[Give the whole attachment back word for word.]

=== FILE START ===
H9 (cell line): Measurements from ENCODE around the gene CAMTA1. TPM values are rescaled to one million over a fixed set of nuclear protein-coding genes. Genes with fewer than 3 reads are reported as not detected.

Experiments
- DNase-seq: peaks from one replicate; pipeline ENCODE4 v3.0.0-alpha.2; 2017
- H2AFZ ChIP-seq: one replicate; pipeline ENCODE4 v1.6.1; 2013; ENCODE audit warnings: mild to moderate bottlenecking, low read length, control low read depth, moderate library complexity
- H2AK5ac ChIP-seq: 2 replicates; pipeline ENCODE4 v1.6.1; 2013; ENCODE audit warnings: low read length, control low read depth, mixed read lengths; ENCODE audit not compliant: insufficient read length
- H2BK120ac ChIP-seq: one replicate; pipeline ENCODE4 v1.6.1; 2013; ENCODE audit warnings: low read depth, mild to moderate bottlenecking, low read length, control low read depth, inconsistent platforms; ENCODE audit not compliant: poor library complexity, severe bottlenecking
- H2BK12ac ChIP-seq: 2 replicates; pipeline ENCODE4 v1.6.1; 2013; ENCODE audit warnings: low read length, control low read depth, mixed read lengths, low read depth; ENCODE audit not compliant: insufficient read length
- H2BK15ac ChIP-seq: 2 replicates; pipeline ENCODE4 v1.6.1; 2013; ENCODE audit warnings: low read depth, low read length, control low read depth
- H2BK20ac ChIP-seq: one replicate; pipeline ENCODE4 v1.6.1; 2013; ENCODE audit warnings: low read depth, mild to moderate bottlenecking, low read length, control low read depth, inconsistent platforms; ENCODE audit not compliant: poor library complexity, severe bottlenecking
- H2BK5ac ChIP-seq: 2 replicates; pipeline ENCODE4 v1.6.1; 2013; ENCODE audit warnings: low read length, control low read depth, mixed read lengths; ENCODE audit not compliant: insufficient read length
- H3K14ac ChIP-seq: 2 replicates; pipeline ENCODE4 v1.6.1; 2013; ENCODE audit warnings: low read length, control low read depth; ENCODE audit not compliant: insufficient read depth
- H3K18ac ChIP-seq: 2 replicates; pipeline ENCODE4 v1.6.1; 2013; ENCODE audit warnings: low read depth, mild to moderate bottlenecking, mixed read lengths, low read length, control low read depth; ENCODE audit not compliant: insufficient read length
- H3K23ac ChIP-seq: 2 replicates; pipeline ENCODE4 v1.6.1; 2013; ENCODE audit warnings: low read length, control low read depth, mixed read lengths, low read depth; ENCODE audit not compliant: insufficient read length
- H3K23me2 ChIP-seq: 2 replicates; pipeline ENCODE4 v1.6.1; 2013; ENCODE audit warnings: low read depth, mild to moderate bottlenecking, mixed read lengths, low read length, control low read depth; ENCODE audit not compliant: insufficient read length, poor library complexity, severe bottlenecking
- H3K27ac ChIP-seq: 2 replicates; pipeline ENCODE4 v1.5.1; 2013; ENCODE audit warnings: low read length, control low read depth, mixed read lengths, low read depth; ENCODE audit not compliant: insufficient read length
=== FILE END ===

H9 (cell line): Measurements from ENCODE around the gene CAMTA1. TPM values are rescaled to one million over a fixed set of nuclear protein-coding genes. Genes with fewer than 3 reads are reported as not detected.

Experiments
- DNase-seq: peaks from one replicate; pipeline ENCODE4 v3.0.0-alpha.2; 2017
- H2AFZ ChIP-seq: one replicate; pipeline ENCODE4 v1.6.1; 2013; ENCODE audit warnings: mild to moderate bottlenecking, low read length, control low read depth, moderate library complexity
- H2AK5ac ChIP-seq: 2 replicates; pipeline ENCODE4 v1.6.1; 2013; ENCODE audit warnings: low read length, control low read depth, mixed read lengths; ENCODE audit not compliant: insufficient read length
- H2BK120ac ChIP-seq: one replicate; pipeline ENCODE4 v1.6.1; 2013; ENCODE audit warnings: low read depth, mild to moderate bottlenecking, low read length, control low read depth, inconsistent platforms; ENCODE audit not compliant: poor library complexity, severe bottlenecking
- H2BK12ac ChIP-seq: 2 replicates; pipeline ENCODE4 v1.6.1; 2013; ENCODE audit warnings: low read length, control low read depth, mixed read lengths, low read depth; ENCODE audit not compliant: insufficient read length
- H2BK15ac ChIP-seq: 2 replicates; pipeline ENCODE4 v1.6.1; 2013; ENCODE audit warnings: low read depth, low read length, control low read depth
- H2BK20ac ChIP-seq: one replicate; pipeline ENCODE4 v1.6.1; 2013; ENCODE audit warnings: low read depth, mild to moderate bottlenecking, low read length, control low read depth, inconsistent platforms; ENCODE audit not compliant: poor library complexity, severe bottlenecking
- H2BK5ac ChIP-seq: 2 replicates; pipeline ENCODE4 v1.6.1; 2013; ENCODE audit warnings: low read length, control low read depth, mixed read lengths; ENCODE audit not compliant: insufficient read length
- H3K14ac ChIP-seq: 2 replicates; pipeline ENCODE4 v1.6.1; 2013; ENCODE audit warnings: low read length, control low read depth; ENCODE audit not compliant: insufficient read depth
- H3K18ac ChIP-seq: 2 replicates; pipeline ENCODE4 v1.6.1; 2013; ENCODE audit warnings: low read depth, mild to moderate bottlenecking, mixed read lengths, low read length, control low read depth; ENCODE audit not compliant: insufficient read length
- H3K23ac ChIP-seq: 2 replicates; pipeline ENCODE4 v1.6.1; 2013; ENCODE audit warnings: low read length, control low read depth, mixed read lengths, low read depth; ENCODE audit not compliant: insufficient read length
- H3K23me2 ChIP-seq: 2 replicates; pipeline ENCODE4 v1.6.1; 2013; ENCODE audit warnings: low read depth, mild to moderate bottlenecking, mixed read lengths, low read length, control low read depth; ENCODE audit not compliant: insufficient read length, poor library complexity, severe bottlenecking
- H3K27ac ChIP-seq: 2 replicates; pipeline ENCODE4 v1.5.1; 2013; ENCODE audit warnings: low read length, control low read depth, mixed read lengths, low read depth; ENCODE audit not compliant: insufficient read length